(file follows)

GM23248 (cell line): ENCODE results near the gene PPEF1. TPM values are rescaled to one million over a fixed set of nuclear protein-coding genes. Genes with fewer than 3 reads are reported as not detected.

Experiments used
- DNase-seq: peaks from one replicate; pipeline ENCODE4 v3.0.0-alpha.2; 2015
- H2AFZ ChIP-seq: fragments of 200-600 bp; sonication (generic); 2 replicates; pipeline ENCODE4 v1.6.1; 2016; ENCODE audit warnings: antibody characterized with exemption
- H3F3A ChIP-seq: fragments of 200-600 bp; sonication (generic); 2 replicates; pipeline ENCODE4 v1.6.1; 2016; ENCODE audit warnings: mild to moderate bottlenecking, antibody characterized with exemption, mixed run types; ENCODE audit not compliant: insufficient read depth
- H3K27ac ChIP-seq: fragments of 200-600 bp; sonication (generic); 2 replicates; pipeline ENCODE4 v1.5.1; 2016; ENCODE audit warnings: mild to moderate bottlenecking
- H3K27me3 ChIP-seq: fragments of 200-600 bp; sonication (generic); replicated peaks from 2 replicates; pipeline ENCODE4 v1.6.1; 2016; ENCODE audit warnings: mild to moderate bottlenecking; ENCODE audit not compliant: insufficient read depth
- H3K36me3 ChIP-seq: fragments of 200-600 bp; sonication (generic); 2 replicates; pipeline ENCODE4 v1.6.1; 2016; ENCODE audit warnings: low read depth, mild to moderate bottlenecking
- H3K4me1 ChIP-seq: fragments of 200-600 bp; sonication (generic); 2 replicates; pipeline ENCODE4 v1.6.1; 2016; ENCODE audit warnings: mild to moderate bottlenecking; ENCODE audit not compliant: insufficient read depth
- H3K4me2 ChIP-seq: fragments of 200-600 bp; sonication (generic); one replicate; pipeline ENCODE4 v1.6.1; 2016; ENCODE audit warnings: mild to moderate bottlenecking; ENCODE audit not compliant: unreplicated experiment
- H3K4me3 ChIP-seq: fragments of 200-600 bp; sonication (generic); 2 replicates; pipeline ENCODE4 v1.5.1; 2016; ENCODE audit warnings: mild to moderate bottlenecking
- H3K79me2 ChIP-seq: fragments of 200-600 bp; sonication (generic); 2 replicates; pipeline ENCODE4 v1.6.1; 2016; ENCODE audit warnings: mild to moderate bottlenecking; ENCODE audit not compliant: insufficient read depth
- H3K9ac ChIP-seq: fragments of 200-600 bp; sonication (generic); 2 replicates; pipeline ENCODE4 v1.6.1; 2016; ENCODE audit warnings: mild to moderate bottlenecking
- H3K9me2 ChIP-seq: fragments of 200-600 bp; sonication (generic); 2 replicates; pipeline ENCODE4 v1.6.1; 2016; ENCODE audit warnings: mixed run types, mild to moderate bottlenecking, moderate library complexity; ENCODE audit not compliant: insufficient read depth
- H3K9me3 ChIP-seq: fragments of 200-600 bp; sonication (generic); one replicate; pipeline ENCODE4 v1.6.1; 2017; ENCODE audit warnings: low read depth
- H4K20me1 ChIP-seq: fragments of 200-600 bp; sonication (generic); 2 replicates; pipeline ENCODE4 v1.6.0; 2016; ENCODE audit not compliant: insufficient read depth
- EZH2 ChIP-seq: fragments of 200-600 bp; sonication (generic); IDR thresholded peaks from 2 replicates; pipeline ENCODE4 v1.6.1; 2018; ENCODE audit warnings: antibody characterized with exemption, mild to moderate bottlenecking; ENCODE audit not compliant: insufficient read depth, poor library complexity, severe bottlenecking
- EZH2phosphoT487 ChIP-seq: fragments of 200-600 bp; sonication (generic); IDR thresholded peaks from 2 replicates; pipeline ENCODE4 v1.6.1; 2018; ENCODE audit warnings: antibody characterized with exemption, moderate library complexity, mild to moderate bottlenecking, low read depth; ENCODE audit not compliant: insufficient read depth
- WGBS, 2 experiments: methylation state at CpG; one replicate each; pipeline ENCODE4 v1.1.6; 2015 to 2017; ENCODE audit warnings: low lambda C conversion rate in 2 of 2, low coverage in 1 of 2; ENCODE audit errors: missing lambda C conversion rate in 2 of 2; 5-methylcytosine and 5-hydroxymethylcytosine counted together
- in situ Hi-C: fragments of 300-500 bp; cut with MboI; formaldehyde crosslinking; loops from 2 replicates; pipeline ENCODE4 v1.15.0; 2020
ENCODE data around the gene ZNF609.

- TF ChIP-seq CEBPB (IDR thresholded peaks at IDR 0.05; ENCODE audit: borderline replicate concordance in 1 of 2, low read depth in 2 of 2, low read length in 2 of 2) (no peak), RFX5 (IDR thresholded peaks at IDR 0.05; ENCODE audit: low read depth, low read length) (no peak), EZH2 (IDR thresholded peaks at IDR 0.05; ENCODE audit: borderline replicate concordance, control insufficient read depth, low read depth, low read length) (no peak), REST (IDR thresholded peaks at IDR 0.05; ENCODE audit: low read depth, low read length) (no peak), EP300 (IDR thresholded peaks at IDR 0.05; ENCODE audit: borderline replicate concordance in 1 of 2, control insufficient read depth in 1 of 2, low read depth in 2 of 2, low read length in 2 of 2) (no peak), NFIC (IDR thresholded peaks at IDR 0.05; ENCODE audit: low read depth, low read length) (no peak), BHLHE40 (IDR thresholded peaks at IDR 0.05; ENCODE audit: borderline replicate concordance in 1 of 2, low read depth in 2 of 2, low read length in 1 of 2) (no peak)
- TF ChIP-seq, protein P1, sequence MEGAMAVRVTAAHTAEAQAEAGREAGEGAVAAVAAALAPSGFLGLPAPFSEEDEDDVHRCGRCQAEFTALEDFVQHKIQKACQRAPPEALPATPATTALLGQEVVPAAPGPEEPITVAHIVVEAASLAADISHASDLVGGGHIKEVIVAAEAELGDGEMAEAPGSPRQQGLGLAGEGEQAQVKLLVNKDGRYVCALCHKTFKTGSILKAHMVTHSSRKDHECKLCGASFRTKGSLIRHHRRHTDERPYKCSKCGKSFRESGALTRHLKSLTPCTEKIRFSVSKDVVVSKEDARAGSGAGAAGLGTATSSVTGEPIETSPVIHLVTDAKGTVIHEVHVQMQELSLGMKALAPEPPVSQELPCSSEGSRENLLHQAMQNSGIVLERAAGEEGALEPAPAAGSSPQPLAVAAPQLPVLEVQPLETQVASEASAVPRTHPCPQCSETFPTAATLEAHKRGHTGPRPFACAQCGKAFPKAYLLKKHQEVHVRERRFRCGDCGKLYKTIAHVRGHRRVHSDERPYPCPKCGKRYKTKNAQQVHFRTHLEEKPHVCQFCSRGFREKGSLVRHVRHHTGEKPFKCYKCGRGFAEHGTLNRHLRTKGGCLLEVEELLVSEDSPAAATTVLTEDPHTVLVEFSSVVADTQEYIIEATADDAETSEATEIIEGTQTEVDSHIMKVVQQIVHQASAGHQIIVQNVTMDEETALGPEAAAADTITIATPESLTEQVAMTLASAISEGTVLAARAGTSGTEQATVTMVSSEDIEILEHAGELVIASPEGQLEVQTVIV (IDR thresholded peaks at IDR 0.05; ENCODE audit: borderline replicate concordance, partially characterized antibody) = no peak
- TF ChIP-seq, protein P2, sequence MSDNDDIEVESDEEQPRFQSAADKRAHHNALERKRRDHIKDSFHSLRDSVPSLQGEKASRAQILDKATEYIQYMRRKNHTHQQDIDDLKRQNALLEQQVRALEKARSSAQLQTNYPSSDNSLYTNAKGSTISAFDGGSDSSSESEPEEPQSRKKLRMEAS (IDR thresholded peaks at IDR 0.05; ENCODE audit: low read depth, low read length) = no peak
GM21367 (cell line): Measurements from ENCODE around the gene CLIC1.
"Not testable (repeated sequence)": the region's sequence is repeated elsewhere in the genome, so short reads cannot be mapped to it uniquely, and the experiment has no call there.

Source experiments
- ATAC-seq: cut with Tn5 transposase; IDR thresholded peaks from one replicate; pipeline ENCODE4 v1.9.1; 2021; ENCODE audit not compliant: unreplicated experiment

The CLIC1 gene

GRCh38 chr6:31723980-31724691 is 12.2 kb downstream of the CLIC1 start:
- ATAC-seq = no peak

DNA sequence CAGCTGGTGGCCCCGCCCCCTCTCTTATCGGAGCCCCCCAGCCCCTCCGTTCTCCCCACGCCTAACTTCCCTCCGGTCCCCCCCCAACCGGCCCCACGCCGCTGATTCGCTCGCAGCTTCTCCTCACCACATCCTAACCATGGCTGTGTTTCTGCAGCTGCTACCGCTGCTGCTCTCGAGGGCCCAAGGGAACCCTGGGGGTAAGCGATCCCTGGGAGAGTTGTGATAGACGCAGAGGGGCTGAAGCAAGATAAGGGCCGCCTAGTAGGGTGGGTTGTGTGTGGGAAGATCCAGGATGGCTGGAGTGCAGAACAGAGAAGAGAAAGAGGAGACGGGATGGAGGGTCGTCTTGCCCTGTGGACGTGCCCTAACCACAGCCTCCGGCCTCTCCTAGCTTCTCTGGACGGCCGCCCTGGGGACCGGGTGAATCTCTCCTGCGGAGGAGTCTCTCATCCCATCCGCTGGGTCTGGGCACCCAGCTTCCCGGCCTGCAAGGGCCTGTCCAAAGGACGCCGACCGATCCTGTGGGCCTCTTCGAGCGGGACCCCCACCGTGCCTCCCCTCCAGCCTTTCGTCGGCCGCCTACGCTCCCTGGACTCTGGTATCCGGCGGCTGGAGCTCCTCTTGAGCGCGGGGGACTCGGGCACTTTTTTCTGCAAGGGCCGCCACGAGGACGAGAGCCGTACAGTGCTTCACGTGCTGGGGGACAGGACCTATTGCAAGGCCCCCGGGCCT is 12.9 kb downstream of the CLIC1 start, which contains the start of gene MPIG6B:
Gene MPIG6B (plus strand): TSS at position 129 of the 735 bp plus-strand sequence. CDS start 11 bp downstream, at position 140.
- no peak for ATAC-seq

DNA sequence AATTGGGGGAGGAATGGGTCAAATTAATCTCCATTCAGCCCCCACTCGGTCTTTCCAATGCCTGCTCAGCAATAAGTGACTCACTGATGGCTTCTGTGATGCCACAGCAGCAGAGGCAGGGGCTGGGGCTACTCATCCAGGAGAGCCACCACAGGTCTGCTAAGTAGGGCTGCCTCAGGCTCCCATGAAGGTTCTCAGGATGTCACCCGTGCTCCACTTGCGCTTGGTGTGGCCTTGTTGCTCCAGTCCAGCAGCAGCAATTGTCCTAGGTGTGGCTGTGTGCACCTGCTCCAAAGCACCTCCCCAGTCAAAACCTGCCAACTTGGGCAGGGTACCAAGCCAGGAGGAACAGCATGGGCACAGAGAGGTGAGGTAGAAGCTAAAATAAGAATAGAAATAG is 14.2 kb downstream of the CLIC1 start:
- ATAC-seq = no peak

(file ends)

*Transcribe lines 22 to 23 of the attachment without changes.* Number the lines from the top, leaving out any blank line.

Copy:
- TF ChIP-seq CEBPB (IDR thresholded peaks at IDR 0.05; ENCODE audit: borderline replicate concordance in 1 of 2, low read depth in 2 of 2, low read length in 2 of 2) (no peak), RFX5 (IDR thresholded peaks at IDR 0.05; ENCODE audit: low read depth, low read length) (no peak), EZH2 (IDR thresholded peaks at IDR 0.05; ENCODE audit: borderline replicate concordance, control insufficient read depth, low read depth, low read length) (no peak), REST (IDR thresholded peaks at IDR 0.05; ENCODE audit: low read depth, low read length) (no peak), EP300 (IDR thresholded peaks at IDR 0.05; ENCODE audit: borderline replicate concordance in 1 of 2, control insufficient read depth in 1 of 2, low read depth in 2 of 2, low read length in 2 of 2) (no peak), NFIC (IDR thresholded peaks at IDR 0.05; ENCODE audit: low read depth, low read length) (no peak), BHLHE40 (IDR thresholded peaks at IDR 0.05; ENCODE audit: borderline replicate concordance in 1 of 2, low read depth in 2 of 2, low read length in 1 of 2) (no peak)
- TF ChIP-seq, protein P1, sequence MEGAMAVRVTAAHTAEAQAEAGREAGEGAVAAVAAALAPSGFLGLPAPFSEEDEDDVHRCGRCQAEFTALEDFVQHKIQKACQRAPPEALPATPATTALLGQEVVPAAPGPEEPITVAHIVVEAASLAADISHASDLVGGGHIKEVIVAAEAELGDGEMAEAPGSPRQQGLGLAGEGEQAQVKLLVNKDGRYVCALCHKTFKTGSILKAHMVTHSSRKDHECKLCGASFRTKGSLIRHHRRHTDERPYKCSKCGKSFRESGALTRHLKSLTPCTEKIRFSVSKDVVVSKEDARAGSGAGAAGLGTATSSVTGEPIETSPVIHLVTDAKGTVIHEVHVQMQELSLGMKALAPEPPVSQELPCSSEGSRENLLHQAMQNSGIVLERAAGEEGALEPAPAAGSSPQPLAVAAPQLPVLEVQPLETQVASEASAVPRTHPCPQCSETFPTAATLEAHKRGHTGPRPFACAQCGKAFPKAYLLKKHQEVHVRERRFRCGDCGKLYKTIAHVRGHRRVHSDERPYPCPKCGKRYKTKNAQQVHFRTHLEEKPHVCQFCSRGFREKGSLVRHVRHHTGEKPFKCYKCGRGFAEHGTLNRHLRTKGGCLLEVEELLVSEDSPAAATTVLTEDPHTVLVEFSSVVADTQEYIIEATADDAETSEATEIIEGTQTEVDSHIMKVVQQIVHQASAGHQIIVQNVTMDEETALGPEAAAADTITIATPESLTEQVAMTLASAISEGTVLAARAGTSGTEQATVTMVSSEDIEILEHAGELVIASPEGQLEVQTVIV (IDR thresholded peaks at IDR 0.05; ENCODE audit: borderline replicate concordance, partially characterized antibody) = no peak